This was referred to as the “world-historic defeat of the female sex” by socialist pioneer Frederick Engles writing over 100 years ago.

Today the bosses use the differences that have been bequeathed to them like the oppression of women to their advantage. The second class status of women was simply institutionalised under modern capitalism into paying women less.

Racism, however, was created as a tool by capitalism at its birth to justify the degradation and super-exploitation of non-whites. Racism emerged with the development of world trade (including trade in slaves) in the sixteenth century. It became a central tool of the capitalist rulers as part of the growth of colonialism to justify the barbaric methods needed to sustain the system of rule and exploitation.

The legacy of that racism remains an important part of maintaining sections of the population of different countries in a second-class status in order to super-exploit them. It is also a key element of modern imperialism’s colonial and neo-colonial relationship between the “first” (white) and “third” (Black, yellow and brown) worlds.

Colour differences, however, are not essential. The British empire maintained a discriminatory and oppressive relationship with the Irish people for centuries and justified it through a completely different narrative.

The colonisation and oppression of the Irish in Ireland was supplemented by forcing them into a second class status within the workforce in  England itself. Lower wages, super-exploitation and super profits followed.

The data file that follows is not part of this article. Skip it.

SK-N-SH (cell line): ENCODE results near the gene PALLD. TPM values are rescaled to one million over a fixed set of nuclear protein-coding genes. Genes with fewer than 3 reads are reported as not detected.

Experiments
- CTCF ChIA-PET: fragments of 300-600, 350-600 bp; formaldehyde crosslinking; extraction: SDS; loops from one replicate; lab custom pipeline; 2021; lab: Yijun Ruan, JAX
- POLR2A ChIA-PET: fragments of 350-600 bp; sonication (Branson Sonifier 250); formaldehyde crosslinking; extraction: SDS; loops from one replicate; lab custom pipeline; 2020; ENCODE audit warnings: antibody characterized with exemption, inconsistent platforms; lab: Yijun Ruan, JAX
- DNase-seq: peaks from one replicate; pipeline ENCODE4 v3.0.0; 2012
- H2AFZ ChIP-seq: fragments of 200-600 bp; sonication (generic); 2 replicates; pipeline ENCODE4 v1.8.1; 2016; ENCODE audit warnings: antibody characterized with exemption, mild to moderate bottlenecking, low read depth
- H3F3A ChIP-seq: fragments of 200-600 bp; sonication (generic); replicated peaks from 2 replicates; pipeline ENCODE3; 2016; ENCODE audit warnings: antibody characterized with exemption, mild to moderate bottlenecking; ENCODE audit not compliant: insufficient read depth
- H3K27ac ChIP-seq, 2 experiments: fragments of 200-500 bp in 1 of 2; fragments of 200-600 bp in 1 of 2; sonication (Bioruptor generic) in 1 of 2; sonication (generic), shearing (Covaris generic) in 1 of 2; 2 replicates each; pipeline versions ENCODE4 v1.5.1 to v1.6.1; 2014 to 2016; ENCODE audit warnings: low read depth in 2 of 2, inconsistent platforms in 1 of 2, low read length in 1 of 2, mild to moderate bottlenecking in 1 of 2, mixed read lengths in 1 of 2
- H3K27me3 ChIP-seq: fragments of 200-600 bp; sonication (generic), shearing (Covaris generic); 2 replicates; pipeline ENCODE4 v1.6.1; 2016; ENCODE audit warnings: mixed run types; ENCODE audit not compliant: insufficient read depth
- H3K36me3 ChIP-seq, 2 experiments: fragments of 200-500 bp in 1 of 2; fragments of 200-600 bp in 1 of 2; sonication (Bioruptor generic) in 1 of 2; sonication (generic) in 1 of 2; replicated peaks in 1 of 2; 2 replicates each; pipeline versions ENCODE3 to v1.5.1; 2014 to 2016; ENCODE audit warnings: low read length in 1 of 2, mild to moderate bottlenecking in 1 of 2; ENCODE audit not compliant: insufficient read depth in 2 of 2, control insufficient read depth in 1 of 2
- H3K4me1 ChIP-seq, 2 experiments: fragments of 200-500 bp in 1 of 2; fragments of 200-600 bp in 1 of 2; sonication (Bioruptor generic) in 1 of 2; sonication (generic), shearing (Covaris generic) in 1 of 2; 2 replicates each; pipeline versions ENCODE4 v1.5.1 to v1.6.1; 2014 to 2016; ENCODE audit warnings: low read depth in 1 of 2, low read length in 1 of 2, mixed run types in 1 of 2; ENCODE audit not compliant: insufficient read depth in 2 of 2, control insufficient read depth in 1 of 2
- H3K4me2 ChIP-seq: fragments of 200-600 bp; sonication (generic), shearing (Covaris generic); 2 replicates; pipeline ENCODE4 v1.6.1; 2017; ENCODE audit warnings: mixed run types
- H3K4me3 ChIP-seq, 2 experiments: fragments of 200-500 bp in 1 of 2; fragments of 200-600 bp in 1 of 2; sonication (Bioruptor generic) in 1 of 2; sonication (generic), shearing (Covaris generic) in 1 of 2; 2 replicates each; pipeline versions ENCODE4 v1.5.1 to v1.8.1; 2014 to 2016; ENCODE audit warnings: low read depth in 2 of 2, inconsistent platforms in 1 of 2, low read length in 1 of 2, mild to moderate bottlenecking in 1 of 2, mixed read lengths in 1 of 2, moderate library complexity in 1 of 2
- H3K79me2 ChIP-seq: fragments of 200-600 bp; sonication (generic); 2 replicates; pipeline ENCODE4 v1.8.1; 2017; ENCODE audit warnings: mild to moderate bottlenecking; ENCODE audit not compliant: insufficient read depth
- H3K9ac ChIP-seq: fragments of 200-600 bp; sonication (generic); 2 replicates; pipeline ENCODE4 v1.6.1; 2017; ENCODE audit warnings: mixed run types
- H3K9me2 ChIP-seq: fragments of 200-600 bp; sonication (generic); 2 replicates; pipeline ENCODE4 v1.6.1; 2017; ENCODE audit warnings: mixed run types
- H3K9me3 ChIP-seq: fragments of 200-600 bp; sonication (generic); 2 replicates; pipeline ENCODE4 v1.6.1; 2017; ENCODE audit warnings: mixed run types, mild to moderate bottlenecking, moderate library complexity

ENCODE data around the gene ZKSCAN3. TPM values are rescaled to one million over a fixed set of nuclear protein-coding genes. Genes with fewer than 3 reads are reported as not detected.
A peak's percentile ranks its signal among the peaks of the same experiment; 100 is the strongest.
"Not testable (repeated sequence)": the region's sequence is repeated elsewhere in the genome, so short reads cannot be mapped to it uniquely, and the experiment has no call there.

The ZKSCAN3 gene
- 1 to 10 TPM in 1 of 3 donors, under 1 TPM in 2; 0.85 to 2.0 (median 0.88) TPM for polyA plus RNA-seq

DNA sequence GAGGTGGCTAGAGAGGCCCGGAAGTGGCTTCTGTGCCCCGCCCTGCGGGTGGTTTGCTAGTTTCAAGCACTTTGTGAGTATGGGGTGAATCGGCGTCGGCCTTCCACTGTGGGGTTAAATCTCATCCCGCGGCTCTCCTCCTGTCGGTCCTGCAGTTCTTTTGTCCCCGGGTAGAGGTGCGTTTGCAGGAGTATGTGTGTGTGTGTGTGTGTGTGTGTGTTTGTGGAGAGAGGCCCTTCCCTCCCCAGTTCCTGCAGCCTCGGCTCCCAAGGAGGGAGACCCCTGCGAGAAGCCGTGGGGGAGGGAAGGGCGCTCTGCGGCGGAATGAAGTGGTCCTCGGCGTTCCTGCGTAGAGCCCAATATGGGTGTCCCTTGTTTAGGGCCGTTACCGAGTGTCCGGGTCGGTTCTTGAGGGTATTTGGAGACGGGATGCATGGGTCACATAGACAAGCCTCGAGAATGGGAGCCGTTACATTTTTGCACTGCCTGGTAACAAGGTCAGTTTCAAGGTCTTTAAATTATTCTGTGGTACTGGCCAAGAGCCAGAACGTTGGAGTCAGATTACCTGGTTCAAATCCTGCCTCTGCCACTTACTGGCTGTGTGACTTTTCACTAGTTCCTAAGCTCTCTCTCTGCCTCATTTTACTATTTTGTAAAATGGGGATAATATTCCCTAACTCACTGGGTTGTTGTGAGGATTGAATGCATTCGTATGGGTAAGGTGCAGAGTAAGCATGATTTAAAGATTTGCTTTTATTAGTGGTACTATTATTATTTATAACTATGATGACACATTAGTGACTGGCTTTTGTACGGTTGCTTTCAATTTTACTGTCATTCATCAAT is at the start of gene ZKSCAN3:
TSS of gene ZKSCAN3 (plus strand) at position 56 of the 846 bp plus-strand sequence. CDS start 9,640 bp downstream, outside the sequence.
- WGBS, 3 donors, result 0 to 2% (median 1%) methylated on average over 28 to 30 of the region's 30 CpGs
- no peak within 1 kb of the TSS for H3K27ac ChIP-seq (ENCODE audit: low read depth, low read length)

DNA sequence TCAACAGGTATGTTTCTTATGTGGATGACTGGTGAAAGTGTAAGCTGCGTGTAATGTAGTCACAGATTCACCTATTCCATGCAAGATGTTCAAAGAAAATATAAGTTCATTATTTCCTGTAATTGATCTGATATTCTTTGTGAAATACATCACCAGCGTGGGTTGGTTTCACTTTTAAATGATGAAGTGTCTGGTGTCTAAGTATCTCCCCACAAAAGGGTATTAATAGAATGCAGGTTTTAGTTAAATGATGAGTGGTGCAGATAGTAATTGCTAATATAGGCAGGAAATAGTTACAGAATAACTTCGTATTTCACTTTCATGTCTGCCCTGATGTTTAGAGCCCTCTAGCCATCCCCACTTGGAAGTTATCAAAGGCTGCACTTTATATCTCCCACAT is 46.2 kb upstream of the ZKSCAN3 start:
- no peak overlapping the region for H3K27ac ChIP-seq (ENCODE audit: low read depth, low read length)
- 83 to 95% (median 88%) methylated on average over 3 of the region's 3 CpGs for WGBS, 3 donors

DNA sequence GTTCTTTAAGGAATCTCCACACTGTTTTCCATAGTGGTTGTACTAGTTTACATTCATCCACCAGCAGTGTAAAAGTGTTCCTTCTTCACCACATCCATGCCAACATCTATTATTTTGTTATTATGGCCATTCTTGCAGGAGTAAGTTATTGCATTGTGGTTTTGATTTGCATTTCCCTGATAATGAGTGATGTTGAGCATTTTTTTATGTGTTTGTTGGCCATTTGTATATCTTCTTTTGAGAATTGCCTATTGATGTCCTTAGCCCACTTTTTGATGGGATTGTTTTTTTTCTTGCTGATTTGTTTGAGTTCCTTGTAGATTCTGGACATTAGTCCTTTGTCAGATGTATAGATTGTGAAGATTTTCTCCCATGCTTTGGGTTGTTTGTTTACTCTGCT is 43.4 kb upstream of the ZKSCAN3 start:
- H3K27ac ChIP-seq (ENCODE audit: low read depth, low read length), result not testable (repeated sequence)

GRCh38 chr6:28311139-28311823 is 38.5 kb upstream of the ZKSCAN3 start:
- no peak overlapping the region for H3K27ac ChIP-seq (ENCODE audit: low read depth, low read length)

The ruling class is very conscious about using any differences to promote disunity whenever they are threatened by working class unity and struggle.

An instructive example is from the colonisation of North America. Initially, there was no system of slavery. Indentured labour was used instead. Approximately 250,000 English, Irish, and other impoverished white people, as well as some blacks purchased from the slave traders, were forced into “service”. They all worked together as indentured servants usually for three to seven years before gaining freedom. The ruling class created all sorts of reasons to treat these people as “filth and scum” deserving few rights. Shared misery and class exploitation prevented the rise of racism between the servants. However, all that was to change following the 1676 Bacon Rebellion in Virginia.